I'm infested with flying ants that are driving me nuts.
And just as I'm thinking it could not possibly get any worse, I get a law-suit filed against me for £16000 by my ex-wife. We've been apart for 10 years now -- how that logic works, I will never know.
Anyway, pull up a chair, a smoke and a brandy and let Uncle Kenny make you wish you were having needles poked in your eyes.
The world really is a beautiful place.
Thursday, July 19, 2007
I can't believe I got to the age of 40 before seeing my very first game of Diamond Cricket.
Take two large teams of children - set out four wickets in a diamond - give four of the kids plastic cricket bats, and then put a teacher in the middle to bowl or throw a plastic ball at whatever wicket (or child) they feel like.
Total mayhem on a scale that makes 20/20 Cricket seem pedestrian. Would definitely pay to see it played at Test level by the England and West Indies Under 12s.
Tuesday, July 17, 2007
I've been in the position of needing to buy a lot of IT services and equipment over the years, and I've had a lot of visits from vendor pre-sales teams.
It's uncanny the number of times you get a team of three (the number you can comfortably fit in a Mondeo with luggage on a long journey?):-
* A Suit - a usually older, smiling man/woman in a tailored suit/trouser-suit wearing an expensive watch/dangly jewellry. His/her sole purpose is to spout empty weasel words ('Total Cost of Ownership', 'Synergy', 'Speed to Market'). He/she's usually the one with the Gold Amex, so good for some food and plenty drink at least, so not a total waste of space..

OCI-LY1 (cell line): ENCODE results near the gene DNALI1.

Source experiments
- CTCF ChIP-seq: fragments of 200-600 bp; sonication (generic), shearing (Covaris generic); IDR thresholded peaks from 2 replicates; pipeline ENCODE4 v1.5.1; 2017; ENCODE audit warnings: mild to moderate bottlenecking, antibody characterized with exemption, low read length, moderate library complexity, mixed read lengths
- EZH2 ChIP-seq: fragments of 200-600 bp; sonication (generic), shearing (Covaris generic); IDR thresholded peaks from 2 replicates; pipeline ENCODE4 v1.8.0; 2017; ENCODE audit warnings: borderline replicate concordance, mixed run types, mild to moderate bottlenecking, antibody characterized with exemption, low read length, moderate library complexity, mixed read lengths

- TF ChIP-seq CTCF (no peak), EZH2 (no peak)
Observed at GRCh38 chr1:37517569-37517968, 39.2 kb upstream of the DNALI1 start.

* A Geek - Lost-in-space tech-head with an IQ of 190, who knows the product inside-out and back-to-front. Plus he actually knows how to work the projector. I say "he" because they are almost always male.
* A Girl - Young, smiling, helpful. Often looks good in a skirt. In a small vendor company, the girl can also double as the Suit or the Geek. But I swear, in a large number of cases, the Girl was there purely to look good in a skirt. She had neither technical prowess nor weasel smarminess. Why was she there ? Why not send me a spare geek ?
Here's my question : do IT companies use attractive girls to sell product to mostly male decision-makers ? It's hard to imagine that the same techniques used to sell cars at a motorshow or lager at a Grand Prix could really work with accounting software, but maybe I'm totally naive. Or a sexist throwback - my mind is totally open on the subject.
Personally, I'd want three geeks every time - but how typical am I ?
For the record, I've worked in IT for and with women of awesome intellect and charisma, whos laptop power cables I was not fit to carry. Sending women of that calibre I wouldn't have an issue with. But why send me girls ?
Sunday, July 15, 2007